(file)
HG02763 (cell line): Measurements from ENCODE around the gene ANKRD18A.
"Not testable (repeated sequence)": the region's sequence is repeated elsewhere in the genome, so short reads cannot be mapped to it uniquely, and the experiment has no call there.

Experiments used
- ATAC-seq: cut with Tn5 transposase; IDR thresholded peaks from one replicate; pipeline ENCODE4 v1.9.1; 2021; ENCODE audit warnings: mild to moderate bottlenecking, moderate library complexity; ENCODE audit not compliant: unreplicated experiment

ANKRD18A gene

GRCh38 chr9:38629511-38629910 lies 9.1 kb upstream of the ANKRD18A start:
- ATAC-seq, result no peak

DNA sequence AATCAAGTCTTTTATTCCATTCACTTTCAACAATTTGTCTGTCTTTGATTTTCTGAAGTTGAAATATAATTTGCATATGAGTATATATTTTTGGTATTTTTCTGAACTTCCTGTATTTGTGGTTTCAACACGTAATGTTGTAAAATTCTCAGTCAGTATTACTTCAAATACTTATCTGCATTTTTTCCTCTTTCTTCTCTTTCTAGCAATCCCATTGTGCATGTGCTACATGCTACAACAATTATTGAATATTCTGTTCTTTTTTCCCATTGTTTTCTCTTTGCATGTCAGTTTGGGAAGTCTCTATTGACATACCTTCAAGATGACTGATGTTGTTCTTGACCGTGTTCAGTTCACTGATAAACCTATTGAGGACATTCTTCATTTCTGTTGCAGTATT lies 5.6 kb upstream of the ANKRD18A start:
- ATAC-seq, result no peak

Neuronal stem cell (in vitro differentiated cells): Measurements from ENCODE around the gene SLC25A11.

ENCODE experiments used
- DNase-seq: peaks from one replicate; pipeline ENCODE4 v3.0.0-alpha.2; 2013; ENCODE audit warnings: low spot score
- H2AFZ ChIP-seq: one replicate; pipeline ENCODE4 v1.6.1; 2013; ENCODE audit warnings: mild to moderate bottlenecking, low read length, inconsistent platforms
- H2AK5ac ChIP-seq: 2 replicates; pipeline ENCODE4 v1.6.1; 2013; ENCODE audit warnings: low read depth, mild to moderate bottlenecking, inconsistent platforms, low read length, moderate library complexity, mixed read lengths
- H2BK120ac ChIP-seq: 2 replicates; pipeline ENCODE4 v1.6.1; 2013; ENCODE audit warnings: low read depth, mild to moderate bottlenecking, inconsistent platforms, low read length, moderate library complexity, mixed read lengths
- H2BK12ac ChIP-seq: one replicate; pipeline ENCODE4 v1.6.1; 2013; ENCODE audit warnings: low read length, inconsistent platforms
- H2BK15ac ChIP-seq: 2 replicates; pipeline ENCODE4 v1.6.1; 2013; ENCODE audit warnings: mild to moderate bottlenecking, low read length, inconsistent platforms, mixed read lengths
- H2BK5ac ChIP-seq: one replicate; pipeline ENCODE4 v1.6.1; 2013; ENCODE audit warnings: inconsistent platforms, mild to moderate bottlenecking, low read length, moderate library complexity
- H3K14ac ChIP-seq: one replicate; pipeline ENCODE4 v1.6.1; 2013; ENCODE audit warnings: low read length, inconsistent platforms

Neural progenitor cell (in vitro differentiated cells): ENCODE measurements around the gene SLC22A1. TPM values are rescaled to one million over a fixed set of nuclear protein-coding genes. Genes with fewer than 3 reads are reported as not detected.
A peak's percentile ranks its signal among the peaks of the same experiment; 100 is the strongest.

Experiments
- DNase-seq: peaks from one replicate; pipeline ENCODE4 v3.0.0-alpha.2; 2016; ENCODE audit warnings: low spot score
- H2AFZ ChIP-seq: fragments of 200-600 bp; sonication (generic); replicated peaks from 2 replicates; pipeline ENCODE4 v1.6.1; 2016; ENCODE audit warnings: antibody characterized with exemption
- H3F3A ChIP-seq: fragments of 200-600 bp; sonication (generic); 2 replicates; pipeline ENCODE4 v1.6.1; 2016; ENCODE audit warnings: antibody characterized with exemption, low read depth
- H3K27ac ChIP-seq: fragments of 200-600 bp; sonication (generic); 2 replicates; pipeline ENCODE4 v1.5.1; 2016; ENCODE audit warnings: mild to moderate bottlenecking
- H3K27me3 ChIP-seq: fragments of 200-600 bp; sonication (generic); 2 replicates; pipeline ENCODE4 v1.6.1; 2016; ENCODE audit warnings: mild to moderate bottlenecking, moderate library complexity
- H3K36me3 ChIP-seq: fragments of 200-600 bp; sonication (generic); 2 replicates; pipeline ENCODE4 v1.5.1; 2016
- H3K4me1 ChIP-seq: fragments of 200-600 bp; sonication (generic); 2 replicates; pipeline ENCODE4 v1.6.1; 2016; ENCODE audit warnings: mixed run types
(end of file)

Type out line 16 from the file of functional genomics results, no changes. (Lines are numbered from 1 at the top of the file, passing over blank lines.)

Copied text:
- H2BK12ac ChIP-seq: one replicate; pipeline ENCODE4 v1.6.1; 2013; ENCODE audit warnings: low read length, inconsistent platforms